Hong Kong had claimed for 19 years the title of the world’s freest economy in rankings compiled by the Heritage Foundation, only for Singapore to supplant it in 2020.  This year, the foundation ditched Hong Kong from the ranking altogether, since “developments in recent years have demonstrated unambiguously that those policies are ultimately controlled from Beijing”.

It will be hard to discern whether waning office demand in Hong Kong stems from the erosion of its position or trends to downsize offices, likely a combination of both. Wu notes that this drag on demand is exacerbated by the impact of “work from home,” which he believes “will likely persist” as a permanent option for many companies.

Decorative red and blue arrows

For residential, purchasing and price pessimism started before the political turmoil, when Hong Kong’s economy began sliding in 2018. While transactions in the Hong Kong property market froze temporarily during the 2019 protests, when it became hard to move around the city, “the political events didn’t seem to have much impact on the housing market,” Wu insists. “However, the demand for housing should be weaker for housing units gearing towards expats.”

The number of property transactions in Hong Kong, of all kinds, has been on a persistent slide since 2017. Last year’s tally of 75,781 sales & purchase agreements signed was down 12.5% from the level four years ago. It is a far cry from the 118,011 deals struck in 2012.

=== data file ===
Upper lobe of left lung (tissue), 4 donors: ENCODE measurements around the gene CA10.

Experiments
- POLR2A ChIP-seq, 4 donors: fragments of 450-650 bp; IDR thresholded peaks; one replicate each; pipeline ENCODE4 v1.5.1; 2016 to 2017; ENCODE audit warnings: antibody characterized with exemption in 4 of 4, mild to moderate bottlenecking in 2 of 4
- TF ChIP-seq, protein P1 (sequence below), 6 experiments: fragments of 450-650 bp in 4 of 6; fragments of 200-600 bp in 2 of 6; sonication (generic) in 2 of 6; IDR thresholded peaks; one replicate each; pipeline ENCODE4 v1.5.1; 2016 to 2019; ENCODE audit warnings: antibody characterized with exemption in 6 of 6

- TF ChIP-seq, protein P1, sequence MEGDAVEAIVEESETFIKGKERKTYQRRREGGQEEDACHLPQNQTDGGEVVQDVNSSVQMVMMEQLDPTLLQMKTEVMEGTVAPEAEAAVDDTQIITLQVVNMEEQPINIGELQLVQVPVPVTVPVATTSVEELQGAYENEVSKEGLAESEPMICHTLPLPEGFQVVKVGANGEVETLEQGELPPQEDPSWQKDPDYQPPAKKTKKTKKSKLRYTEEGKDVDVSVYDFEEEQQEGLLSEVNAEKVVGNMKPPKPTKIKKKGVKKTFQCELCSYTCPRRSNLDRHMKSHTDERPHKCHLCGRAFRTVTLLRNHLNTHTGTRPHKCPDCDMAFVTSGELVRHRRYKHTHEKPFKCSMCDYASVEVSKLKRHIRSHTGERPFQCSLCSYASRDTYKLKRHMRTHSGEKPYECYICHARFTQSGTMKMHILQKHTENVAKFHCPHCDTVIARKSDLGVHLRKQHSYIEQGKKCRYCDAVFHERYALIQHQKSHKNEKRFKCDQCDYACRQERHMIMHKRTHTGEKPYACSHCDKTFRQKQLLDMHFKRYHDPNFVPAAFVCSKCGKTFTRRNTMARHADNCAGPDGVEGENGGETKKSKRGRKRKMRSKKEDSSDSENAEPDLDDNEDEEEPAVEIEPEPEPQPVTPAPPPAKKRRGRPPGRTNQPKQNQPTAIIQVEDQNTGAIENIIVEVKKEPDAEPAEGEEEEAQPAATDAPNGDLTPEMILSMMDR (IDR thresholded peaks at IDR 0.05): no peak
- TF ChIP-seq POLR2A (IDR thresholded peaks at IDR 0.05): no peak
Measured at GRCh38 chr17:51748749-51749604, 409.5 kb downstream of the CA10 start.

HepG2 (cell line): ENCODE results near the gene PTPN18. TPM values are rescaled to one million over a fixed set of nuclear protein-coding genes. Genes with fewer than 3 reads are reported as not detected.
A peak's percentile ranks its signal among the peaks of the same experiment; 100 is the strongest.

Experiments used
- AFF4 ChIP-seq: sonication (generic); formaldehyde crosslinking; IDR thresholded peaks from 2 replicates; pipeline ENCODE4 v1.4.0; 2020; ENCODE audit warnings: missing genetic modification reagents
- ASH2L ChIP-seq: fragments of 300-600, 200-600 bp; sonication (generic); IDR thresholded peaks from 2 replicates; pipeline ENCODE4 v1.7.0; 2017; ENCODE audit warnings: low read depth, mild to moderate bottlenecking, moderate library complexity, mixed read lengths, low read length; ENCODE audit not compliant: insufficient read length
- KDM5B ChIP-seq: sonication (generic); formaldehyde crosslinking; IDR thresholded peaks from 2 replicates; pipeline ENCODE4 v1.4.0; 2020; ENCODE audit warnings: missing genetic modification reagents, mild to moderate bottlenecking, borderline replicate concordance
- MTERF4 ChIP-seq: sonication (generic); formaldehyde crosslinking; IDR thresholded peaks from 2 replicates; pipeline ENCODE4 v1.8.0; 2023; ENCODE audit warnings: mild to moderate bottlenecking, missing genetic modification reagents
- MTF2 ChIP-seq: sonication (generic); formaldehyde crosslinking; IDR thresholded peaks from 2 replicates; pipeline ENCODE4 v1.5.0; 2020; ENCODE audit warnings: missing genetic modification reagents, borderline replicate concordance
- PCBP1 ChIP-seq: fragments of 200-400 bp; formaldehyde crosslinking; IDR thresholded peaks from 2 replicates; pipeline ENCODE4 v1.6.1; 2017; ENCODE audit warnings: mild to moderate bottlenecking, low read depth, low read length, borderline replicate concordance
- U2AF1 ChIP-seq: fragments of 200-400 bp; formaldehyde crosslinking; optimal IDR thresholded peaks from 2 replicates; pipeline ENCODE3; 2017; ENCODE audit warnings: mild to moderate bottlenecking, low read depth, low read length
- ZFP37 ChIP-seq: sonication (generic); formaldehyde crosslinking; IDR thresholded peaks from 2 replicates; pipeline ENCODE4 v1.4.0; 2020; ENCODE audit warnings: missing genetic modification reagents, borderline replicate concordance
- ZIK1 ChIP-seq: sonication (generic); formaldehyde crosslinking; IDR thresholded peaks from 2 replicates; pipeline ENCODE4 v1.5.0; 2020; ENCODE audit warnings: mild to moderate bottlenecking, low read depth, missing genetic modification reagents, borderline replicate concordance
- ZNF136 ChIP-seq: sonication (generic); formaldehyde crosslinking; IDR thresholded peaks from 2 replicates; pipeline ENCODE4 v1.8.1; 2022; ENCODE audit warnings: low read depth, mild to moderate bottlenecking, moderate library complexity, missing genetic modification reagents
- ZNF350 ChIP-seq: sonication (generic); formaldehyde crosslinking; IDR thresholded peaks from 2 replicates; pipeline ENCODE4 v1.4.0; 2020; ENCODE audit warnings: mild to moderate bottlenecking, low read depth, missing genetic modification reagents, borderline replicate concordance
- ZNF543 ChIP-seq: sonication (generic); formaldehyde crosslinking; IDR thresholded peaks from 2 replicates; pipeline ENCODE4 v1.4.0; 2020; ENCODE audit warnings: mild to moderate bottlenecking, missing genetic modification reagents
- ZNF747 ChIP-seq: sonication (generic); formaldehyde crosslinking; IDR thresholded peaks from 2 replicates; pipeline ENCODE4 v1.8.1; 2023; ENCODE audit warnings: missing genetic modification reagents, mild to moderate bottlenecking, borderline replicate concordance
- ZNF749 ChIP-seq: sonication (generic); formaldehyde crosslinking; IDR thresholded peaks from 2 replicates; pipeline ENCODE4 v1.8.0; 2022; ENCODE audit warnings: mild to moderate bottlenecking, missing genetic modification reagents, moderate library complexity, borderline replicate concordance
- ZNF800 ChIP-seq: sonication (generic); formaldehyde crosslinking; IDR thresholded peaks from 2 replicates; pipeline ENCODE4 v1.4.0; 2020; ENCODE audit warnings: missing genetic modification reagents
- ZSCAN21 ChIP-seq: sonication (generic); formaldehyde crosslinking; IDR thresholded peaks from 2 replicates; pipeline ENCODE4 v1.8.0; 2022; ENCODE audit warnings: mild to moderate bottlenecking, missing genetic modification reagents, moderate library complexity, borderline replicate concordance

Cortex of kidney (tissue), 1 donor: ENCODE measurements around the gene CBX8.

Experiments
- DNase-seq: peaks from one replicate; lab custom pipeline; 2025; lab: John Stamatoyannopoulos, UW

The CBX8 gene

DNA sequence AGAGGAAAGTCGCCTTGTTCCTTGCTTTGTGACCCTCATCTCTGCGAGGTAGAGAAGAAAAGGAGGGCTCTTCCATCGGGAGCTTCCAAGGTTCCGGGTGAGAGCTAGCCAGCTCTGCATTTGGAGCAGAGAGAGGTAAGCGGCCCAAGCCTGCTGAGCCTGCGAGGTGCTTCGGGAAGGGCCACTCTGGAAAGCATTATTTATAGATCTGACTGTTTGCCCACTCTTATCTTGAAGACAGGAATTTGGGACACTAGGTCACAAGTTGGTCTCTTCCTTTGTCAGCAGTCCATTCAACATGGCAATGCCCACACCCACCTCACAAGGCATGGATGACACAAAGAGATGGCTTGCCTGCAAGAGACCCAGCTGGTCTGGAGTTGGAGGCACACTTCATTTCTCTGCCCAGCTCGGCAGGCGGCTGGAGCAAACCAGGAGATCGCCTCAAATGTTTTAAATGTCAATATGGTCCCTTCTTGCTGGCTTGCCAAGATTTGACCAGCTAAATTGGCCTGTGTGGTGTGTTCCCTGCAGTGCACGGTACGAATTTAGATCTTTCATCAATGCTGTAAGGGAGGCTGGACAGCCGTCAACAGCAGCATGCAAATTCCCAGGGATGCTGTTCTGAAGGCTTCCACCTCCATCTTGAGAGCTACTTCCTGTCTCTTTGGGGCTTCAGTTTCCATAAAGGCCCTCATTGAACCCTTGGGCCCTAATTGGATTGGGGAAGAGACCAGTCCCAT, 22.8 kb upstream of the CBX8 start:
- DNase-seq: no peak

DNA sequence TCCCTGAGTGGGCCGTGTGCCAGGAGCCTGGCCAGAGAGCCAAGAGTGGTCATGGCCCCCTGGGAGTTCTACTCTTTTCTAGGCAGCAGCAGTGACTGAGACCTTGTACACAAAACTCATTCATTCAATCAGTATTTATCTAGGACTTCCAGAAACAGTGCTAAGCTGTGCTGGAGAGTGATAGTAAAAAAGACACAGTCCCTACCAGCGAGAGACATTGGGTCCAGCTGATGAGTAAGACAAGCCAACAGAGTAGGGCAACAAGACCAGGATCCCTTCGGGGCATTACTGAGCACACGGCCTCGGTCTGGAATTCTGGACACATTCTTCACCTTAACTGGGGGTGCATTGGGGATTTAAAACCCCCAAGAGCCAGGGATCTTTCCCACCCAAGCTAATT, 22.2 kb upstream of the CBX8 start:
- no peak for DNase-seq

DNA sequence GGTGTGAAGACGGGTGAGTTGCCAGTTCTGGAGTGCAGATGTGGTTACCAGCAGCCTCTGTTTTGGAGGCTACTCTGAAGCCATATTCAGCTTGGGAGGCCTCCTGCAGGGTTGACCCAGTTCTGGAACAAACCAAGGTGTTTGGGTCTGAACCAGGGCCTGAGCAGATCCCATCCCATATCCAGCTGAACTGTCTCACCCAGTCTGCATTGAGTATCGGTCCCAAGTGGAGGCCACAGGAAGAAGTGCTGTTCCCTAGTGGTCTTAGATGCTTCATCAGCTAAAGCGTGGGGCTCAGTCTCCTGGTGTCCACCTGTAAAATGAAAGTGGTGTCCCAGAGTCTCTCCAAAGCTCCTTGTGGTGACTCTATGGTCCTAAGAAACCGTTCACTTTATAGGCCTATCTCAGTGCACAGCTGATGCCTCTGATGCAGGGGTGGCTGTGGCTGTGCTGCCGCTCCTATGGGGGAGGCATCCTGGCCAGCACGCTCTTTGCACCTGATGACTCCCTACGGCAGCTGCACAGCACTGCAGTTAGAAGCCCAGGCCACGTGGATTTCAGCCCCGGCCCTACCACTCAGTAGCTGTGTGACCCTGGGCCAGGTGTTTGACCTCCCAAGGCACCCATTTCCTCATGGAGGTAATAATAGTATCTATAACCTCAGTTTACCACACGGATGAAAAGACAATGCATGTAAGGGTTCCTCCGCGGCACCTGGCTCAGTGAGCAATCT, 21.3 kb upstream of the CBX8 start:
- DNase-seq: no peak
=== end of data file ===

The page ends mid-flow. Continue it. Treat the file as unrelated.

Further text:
Residential deals were very slow at the start of 2020, when protests led into COVID-19. They appear set to make up for lost ground in 2021, judging by a strong first quarter. Home prices have fallen 4.9% since May 2019. But they look to be turning, with Cushman & Wakefield anticipating an increase of 5% in Q2 2021, compared with the same quarter last year. Holding them back is the high and still rising jobless rate in Hong Kong, at 7.2% as of February 2021. The import and export sector has been hard hit, alongside the retail and food sectors hit hardest by the pandemic. Like office vacancies, the jobless rate is now at its highest level since 2004.

A sustained outflow of Hong Kong households to countries such as the United Kingdom would surely drain some demand from the market. Britain has estimated that 322,000 Hong Kongers may emigrate from Hong Kong over the next five years, resulting in a “net benefit” of £2.9 billion (US$3.7 billion). The numbers could be much higher as about 3 million citizens qualify under a new visa scheme launched in January that allows five-year residence with the chance to work, followed by a year of permanent residence and, ultimately, citizenship.

The future of Hong Kong’s property market both at a commercial level and on the residential scale will reflect whether plans turn into action. The prospects of the property profession in the city will surely follow suit.